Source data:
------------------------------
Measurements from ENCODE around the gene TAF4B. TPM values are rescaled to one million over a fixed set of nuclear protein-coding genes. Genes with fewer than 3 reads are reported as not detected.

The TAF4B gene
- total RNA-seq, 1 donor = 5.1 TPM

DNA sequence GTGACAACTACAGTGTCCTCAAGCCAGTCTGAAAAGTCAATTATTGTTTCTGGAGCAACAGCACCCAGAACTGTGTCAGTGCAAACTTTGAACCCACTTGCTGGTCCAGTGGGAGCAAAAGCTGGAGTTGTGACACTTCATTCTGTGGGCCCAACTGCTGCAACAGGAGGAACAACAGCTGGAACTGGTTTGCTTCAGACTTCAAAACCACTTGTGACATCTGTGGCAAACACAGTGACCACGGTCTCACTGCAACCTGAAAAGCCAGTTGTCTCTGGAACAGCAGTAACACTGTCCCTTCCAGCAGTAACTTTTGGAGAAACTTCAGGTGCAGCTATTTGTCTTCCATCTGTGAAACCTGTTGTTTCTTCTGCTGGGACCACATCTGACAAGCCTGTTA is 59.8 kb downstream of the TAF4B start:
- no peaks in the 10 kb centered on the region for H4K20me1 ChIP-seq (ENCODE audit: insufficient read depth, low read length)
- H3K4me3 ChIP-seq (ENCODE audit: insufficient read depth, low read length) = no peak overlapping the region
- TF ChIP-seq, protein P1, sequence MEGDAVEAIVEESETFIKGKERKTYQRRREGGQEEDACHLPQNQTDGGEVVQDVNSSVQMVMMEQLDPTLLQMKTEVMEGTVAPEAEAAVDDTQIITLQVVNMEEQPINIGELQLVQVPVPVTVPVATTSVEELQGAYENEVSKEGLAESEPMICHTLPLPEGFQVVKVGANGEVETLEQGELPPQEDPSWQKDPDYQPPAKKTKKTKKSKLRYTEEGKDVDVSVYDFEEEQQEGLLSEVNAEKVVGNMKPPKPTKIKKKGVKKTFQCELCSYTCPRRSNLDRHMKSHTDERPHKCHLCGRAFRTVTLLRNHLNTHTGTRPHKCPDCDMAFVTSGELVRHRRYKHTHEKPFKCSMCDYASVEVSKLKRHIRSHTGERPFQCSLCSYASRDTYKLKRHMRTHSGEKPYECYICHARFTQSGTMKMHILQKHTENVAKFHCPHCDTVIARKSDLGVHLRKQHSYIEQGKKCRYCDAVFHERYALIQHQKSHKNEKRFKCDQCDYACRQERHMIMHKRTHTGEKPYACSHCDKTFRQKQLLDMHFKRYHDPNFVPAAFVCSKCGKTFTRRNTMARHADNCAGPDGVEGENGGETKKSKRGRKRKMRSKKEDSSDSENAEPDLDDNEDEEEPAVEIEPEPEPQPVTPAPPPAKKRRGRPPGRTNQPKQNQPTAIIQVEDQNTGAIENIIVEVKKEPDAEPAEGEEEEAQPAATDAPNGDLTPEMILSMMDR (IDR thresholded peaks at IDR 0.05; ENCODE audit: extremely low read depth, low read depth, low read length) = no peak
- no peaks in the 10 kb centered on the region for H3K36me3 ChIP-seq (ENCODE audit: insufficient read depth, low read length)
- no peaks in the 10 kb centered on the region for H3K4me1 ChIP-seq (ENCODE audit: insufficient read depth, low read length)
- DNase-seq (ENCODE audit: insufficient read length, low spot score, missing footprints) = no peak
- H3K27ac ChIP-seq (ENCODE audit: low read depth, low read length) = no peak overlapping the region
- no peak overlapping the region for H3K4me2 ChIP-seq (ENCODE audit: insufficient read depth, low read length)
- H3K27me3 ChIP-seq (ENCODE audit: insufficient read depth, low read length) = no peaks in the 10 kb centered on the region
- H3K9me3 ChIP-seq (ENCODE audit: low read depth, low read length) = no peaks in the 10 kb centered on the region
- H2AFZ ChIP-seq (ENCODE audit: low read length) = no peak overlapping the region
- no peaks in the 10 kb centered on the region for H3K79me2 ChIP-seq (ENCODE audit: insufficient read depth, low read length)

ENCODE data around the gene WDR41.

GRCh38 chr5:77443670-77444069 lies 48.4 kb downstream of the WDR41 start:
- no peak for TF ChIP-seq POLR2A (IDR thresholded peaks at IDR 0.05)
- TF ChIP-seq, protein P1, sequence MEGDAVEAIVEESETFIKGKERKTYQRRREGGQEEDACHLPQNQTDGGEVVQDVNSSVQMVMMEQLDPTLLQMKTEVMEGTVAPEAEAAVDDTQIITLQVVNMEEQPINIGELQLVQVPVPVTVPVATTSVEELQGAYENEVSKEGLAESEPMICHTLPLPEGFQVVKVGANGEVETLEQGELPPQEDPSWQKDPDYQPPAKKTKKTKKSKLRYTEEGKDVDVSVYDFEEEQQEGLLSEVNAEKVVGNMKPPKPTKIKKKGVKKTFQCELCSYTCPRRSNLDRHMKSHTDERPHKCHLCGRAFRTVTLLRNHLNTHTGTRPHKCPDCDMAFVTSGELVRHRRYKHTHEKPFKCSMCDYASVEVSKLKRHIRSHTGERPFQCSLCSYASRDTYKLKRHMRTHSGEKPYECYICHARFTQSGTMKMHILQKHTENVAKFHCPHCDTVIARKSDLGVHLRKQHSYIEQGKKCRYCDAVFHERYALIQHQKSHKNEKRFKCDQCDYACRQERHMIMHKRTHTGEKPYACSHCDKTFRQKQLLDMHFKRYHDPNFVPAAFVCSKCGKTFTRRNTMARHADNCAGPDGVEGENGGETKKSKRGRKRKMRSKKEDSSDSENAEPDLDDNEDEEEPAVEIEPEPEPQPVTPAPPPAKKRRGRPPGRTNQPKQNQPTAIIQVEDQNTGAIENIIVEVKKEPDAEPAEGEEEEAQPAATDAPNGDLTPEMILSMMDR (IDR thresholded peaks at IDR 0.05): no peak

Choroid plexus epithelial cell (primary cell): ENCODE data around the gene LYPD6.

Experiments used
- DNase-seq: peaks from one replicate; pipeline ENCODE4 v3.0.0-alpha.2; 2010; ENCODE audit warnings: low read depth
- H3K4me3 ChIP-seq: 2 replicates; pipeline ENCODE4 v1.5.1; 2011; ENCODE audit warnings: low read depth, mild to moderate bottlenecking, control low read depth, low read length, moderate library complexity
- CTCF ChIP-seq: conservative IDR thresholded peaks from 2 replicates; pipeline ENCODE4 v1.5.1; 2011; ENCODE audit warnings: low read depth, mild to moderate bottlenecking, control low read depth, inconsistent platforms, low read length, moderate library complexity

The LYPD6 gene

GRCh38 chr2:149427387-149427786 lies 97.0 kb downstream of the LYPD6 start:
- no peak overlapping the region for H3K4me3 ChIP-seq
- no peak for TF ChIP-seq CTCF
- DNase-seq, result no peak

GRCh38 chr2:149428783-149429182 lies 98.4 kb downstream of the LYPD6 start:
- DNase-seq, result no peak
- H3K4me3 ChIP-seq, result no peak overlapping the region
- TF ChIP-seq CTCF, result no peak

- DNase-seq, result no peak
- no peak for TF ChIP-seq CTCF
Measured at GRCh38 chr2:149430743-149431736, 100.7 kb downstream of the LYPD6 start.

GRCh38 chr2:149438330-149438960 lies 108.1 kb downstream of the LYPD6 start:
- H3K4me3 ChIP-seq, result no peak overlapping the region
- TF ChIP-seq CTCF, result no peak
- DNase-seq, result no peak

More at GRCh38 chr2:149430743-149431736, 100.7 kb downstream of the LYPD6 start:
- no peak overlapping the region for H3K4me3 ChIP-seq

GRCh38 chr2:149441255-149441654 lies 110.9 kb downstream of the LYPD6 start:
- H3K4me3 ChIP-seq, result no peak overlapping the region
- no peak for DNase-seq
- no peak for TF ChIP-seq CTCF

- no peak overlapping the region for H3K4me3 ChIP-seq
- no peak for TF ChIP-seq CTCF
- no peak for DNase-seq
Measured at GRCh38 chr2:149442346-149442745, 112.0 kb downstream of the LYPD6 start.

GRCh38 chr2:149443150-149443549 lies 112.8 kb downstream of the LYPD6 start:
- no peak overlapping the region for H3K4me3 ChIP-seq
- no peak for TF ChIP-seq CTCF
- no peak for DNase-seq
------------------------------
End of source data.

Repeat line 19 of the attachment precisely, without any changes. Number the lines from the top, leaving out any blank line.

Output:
- no peak for TF ChIP-seq POLR2A (IDR thresholded peaks at IDR 0.05)